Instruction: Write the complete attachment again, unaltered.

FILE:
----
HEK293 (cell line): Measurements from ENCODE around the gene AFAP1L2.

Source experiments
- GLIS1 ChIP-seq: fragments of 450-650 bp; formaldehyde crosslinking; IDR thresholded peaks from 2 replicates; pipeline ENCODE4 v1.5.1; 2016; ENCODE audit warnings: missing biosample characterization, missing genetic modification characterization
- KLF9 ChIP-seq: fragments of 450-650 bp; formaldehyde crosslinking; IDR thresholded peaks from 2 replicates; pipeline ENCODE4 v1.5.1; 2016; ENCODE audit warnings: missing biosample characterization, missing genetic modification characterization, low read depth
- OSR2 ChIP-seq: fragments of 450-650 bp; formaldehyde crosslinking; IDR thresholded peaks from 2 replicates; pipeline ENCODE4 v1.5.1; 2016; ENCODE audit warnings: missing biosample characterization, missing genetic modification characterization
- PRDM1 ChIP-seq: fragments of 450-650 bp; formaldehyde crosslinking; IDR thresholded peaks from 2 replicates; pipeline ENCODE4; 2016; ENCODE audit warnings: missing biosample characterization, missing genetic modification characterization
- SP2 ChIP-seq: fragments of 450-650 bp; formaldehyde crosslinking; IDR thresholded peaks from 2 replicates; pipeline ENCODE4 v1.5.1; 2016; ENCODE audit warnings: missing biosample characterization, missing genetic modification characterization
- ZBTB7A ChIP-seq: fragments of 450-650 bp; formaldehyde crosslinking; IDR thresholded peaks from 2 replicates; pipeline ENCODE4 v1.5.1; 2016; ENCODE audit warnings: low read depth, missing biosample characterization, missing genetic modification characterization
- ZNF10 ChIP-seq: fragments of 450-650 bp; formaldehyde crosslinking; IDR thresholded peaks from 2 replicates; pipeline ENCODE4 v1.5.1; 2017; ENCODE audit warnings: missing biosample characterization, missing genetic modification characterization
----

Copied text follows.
HEK293 (cell line): Measurements from ENCODE around the gene AFAP1L2.

Source experiments
- GLIS1 ChIP-seq: fragments of 450-650 bp; formaldehyde crosslinking; IDR thresholded peaks from 2 replicates; pipeline ENCODE4 v1.5.1; 2016; ENCODE audit warnings: missing biosample characterization, missing genetic modification characterization
- KLF9 ChIP-seq: fragments of 450-650 bp; formaldehyde crosslinking; IDR thresholded peaks from 2 replicates; pipeline ENCODE4 v1.5.1; 2016; ENCODE audit warnings: missing biosample characterization, missing genetic modification characterization, low read depth
- OSR2 ChIP-seq: fragments of 450-650 bp; formaldehyde crosslinking; IDR thresholded peaks from 2 replicates; pipeline ENCODE4 v1.5.1; 2016; ENCODE audit warnings: missing biosample characterization, missing genetic modification characterization
- PRDM1 ChIP-seq: fragments of 450-650 bp; formaldehyde crosslinking; IDR thresholded peaks from 2 replicates; pipeline ENCODE4; 2016; ENCODE audit warnings: missing biosample characterization, missing genetic modification characterization
- SP2 ChIP-seq: fragments of 450-650 bp; formaldehyde crosslinking; IDR thresholded peaks from 2 replicates; pipeline ENCODE4 v1.5.1; 2016; ENCODE audit warnings: missing biosample characterization, missing genetic modification characterization
- ZBTB7A ChIP-seq: fragments of 450-650 bp; formaldehyde crosslinking; IDR thresholded peaks from 2 replicates; pipeline ENCODE4 v1.5.1; 2016; ENCODE audit warnings: low read depth, missing biosample characterization, missing genetic modification characterization
- ZNF10 ChIP-seq: fragments of 450-650 bp; formaldehyde crosslinking; IDR thresholded peaks from 2 replicates; pipeline ENCODE4 v1.5.1; 2017; ENCODE audit warnings: missing biosample characterization, missing genetic modification characterization